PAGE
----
As President Trump was announcing a new round of tariffs against China on Monday, my thoughts turned to Bob Woodward’s book “Fear,” which describes in excruciating detail how former economic adviser Gary Cohn tried, in vain, to educate the president about international economics 101.
Cohn, Woodward writes, “was convinced that trade deficits were irrelevant and could be a good thing, allowing Americans to buy cheaper goods.” He patiently explained to the president that his “Norman Rockwell view of America” — wherein the United States became wealthy by making steel, cars and other industrial products — was no longer true: “80 plus percent of our GDP is in the service sector.” People didn’t want to work in factories anymore servicing “2,000-degree blast furnaces” when they could “sit in a nice office with air conditioning and a desk.”
Cohn pointed out that the only time the trade deficit went down was in times of economic crisis, when Americans couldn’t afford to buy imported goods. “If you want our trade deficit to go down, we can make that happen,” Cohn exclaimed. “Let’s just blow up the economy!”
In one ear, out the other. Trump wasn’t buying it, Woodward writes. When Cohn asked him why he was so convinced that trade deficits were bad, Trump said, “I just do. I’ve had these views for 30 years.”
Little wonder that his own aides view Trump as an “idiot” and a “moron.” He doesn’t understand the first thing about international economics, and he isn’t interested in learning. But he doesn’t hesitate to make big, momentous decisions while blundering around in a fog of foolishness.
On Monday, Trump said, “China’s now paying us billions of dollars in tariffs and hopefully we’ll be able to work something out.” Uh, no, that’s not how it works. As Politico notes, “Importers of the products pay the tariffs and either eat the extra cost or pass it on to consumers.” Put another way: Tariffs are taxes. Trump just increased taxes on American consumers, without realizing it. Not even two senior administration officials, on a call with reporters, could defend Trump’s misconception. One of them said: “The tariffs work the way tariffs normally work.”
Equally daft is Trump’s claim that his steel tariffs, imposed earlier in the year, were already a raging success. He tweeted on Monday: “Our Steel Industry is the talk of the World. It has been given new life, and is thriving. Billions of Dollars is being spent on new plants all around the country!” Again, not quite. According to the government’s own figures, employment in primary metals manufacturing has gone up by about 1,000 jobs since February. Meanwhile, the increase of 10 percent in steel prices is affecting steel-consuming industries — which employ 6.5 million Americans, compared with just 140,000 working in steel mills.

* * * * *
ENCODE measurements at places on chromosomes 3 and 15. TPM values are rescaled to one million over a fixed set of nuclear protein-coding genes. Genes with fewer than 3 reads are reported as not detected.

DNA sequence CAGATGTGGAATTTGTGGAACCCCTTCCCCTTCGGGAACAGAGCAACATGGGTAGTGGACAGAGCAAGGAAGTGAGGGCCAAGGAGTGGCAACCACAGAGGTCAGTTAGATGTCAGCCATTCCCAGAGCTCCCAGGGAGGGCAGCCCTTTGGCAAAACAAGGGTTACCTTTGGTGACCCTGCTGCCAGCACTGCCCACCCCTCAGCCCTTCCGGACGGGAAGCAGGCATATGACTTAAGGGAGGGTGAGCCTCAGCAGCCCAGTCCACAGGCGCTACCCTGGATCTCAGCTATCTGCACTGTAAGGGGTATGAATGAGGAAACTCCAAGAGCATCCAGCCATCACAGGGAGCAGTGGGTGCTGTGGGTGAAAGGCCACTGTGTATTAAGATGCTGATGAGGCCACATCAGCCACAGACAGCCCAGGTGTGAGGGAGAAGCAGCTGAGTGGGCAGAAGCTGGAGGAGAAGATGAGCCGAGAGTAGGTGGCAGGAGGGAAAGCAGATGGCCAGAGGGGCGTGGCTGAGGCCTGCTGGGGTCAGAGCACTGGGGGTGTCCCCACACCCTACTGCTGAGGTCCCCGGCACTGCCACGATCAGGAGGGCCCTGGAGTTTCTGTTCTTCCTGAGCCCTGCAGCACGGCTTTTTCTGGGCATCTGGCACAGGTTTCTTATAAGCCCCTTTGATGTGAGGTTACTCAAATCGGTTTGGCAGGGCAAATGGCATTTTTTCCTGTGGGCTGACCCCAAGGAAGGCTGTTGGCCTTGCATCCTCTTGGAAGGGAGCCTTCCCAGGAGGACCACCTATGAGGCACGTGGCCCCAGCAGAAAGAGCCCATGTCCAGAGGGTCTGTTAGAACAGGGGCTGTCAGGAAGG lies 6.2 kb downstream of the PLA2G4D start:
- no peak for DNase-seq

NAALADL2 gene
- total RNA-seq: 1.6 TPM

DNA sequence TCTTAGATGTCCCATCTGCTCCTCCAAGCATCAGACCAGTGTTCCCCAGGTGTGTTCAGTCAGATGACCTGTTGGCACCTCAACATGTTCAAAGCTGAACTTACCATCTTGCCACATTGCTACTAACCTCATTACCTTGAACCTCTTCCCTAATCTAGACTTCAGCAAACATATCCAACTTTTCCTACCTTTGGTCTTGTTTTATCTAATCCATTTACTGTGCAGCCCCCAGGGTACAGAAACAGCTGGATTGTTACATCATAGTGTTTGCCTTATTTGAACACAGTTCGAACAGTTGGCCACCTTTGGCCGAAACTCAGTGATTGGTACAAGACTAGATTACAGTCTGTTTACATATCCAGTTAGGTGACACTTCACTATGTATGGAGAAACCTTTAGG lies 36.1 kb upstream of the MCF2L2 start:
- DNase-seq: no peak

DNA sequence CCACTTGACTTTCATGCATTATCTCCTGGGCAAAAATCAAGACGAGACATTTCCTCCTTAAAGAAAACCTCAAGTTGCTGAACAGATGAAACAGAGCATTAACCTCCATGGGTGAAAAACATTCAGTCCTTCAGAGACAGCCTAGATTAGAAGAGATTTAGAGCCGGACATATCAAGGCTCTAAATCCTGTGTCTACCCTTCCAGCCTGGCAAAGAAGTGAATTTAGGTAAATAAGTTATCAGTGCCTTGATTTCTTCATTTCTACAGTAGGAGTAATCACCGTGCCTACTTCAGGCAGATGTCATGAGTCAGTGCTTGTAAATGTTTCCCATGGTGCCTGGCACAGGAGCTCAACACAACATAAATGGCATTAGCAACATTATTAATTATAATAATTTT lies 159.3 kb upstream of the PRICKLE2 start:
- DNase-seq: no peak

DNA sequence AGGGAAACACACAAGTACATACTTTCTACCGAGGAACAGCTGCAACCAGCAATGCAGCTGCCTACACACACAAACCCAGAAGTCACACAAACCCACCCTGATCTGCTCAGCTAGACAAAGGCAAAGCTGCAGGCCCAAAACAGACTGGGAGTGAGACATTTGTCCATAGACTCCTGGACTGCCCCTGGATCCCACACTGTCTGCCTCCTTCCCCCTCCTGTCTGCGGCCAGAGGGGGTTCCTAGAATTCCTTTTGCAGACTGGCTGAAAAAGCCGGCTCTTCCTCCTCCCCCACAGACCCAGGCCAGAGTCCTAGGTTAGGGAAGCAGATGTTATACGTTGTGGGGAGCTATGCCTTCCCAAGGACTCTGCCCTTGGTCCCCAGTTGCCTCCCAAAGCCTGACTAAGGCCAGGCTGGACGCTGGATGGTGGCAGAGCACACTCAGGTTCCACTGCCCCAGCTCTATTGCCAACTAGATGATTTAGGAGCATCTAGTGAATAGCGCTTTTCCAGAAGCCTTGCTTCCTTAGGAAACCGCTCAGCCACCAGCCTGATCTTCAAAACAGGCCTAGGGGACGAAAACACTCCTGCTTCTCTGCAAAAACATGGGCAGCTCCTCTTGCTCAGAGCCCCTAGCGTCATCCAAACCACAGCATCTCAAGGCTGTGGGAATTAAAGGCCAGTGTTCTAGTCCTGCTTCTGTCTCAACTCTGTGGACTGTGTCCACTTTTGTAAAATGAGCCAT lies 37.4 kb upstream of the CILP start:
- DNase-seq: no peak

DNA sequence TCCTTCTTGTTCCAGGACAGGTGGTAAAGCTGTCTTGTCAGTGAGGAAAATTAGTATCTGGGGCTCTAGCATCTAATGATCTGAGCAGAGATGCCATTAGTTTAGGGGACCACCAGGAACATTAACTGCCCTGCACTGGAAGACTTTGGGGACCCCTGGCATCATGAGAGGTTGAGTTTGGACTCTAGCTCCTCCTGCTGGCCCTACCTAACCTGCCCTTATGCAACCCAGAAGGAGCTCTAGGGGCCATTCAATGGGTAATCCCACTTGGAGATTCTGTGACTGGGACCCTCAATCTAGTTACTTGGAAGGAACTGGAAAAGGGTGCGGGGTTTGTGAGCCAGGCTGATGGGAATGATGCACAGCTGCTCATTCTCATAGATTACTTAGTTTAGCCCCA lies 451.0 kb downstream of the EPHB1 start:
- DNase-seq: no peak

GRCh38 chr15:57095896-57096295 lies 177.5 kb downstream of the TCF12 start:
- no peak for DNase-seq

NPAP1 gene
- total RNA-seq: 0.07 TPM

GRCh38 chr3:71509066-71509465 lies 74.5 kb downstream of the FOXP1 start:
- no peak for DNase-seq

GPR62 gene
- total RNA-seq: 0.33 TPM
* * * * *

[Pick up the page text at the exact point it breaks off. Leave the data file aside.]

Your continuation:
The carnage is just beginning. Trump is spending $12 billion to bail out farmers hit by retaliatory tariffs, but there is no relief for other industries. As Business Insider notes, Mid-Continent Nail, the largest U.S. nail manufacturer, has already laid off 130 workers. Element Electronics, a TV maker, plans to lay off 127 workers, and Brinly-Hardy, a maker of lawn-care equipment, laid off 75. According to one study, Trump’s steel and aluminum tariffs alone could cost 400,000 jobs. The expanding list of tariffs will prove even more costly.
Those sorts of numbers would cause any president with an iota of critical intelligence to reexamine the course he is on. But that’s not who we have in the Oval Office. We are governed by an invincible ignoramus who increasingly surrounds himself with advisers who are either ignorant, fanatical or opportunistic — and sometimes all three.
Commerce Secretary Wilbur Ross is one of Trump’s chief trade advisers — even though Trump himself told Ross, according to Woodward, that “you’re past your prime” and “you’ve lost it.” Ross gave credence to those characterizations with his clueless defense of Trump’s new tariffs on Tuesday: He told CNBC hosts, who were visibly dumbfounded, that American families won’t be bothered by all the tariffs on consumer goods because they’re “spread over thousands and thousands of products,” so “nobody will actually notice” the price increases. Maybe a millionaire like Ross won’t be bothered, but middle-income families will find it hard to ignore the higher prices for cars, washing machines, diapers, beer, soda, slow cookers and other products.
Then there is White House trade adviser Peter Navarro. In one Oval Office meeting reported by Woodward, Cohn said “99.9999 percent of the world’s economists agreed with him” that trade deficits don’t matter much and that tariffs are bad. Navarro is part of the .0001 percent who disagrees — and he has Trump’s ear, because he is telling the needy, insecure president that “his intuition is always right.”
So we are embarked on simultaneous trade wars with all of our major trade partners under the leadership of a commander in chief who literally does not know what he is doing. I am reminded of the words of Gen. David Petraeus during the invasion of Iraq: “Tell me how this ends.” My guess: badly.